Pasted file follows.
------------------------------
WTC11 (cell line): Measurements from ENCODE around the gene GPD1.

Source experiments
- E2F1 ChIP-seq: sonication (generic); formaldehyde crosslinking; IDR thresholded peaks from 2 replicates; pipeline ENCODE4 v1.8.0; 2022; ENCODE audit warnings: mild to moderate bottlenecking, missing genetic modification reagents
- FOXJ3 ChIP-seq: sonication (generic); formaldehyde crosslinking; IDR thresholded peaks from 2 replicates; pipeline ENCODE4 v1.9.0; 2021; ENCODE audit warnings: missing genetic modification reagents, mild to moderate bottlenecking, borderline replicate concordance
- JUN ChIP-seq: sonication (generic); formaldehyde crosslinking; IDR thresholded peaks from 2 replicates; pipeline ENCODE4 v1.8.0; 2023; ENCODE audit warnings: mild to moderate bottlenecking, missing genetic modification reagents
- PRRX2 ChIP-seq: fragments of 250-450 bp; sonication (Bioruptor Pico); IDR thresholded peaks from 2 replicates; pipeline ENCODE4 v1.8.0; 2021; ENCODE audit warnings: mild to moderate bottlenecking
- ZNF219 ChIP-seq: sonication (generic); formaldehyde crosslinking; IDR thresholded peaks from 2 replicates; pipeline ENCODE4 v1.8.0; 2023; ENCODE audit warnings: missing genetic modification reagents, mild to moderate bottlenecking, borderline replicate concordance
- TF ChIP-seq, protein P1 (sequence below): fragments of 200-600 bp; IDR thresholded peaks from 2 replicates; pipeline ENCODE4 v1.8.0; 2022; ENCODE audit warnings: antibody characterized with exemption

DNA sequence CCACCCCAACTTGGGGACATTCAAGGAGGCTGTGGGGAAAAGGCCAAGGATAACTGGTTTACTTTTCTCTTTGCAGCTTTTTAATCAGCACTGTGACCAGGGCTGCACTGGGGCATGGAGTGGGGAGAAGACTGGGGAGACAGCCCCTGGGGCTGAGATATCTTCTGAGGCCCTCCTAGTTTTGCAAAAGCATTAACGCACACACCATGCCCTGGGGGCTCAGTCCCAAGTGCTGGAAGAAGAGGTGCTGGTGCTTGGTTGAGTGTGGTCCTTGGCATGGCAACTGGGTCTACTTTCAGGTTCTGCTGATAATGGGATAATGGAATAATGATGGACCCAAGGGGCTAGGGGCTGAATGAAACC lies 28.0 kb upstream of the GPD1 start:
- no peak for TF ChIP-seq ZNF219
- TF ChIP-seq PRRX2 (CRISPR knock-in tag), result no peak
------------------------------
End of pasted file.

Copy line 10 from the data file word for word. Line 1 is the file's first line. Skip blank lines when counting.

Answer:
- no peak for TF ChIP-seq ZNF219